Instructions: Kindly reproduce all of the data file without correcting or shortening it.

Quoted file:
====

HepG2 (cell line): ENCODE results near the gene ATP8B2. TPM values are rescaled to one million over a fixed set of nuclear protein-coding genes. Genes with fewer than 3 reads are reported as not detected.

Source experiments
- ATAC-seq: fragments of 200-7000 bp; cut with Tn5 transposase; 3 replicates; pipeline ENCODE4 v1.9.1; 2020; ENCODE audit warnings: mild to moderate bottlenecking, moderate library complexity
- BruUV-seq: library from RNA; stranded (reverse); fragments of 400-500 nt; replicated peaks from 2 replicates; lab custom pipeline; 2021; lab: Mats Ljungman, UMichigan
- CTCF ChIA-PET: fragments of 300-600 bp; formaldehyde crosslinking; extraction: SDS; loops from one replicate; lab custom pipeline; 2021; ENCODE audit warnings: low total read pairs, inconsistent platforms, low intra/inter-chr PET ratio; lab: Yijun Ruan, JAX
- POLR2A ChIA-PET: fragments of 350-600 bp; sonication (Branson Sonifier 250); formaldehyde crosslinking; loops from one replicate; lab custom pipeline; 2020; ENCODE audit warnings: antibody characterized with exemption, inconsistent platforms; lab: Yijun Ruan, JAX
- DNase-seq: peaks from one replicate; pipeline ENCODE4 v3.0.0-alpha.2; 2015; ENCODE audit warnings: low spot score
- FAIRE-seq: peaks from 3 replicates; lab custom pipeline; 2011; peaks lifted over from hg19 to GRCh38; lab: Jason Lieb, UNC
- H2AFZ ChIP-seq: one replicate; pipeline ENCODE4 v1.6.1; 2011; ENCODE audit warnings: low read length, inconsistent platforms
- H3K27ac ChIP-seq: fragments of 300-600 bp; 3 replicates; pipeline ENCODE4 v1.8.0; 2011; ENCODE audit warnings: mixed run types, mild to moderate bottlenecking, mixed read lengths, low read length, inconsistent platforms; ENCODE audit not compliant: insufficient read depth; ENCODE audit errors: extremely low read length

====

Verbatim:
HepG2 (cell line): ENCODE results near the gene ATP8B2. TPM values are rescaled to one million over a fixed set of nuclear protein-coding genes. Genes with fewer than 3 reads are reported as not detected.

Source experiments
- ATAC-seq: fragments of 200-7000 bp; cut with Tn5 transposase; 3 replicates; pipeline ENCODE4 v1.9.1; 2020; ENCODE audit warnings: mild to moderate bottlenecking, moderate library complexity
- BruUV-seq: library from RNA; stranded (reverse); fragments of 400-500 nt; replicated peaks from 2 replicates; lab custom pipeline; 2021; lab: Mats Ljungman, UMichigan
- CTCF ChIA-PET: fragments of 300-600 bp; formaldehyde crosslinking; extraction: SDS; loops from one replicate; lab custom pipeline; 2021; ENCODE audit warnings: low total read pairs, inconsistent platforms, low intra/inter-chr PET ratio; lab: Yijun Ruan, JAX
- POLR2A ChIA-PET: fragments of 350-600 bp; sonication (Branson Sonifier 250); formaldehyde crosslinking; loops from one replicate; lab custom pipeline; 2020; ENCODE audit warnings: antibody characterized with exemption, inconsistent platforms; lab: Yijun Ruan, JAX
- DNase-seq: peaks from one replicate; pipeline ENCODE4 v3.0.0-alpha.2; 2015; ENCODE audit warnings: low spot score
- FAIRE-seq: peaks from 3 replicates; lab custom pipeline; 2011; peaks lifted over from hg19 to GRCh38; lab: Jason Lieb, UNC
- H2AFZ ChIP-seq: one replicate; pipeline ENCODE4 v1.6.1; 2011; ENCODE audit warnings: low read length, inconsistent platforms
- H3K27ac ChIP-seq: fragments of 300-600 bp; 3 replicates; pipeline ENCODE4 v1.8.0; 2011; ENCODE audit warnings: mixed run types, mild to moderate bottlenecking, mixed read lengths, low read length, inconsistent platforms; ENCODE audit not compliant: insufficient read depth; ENCODE audit errors: extremely low read length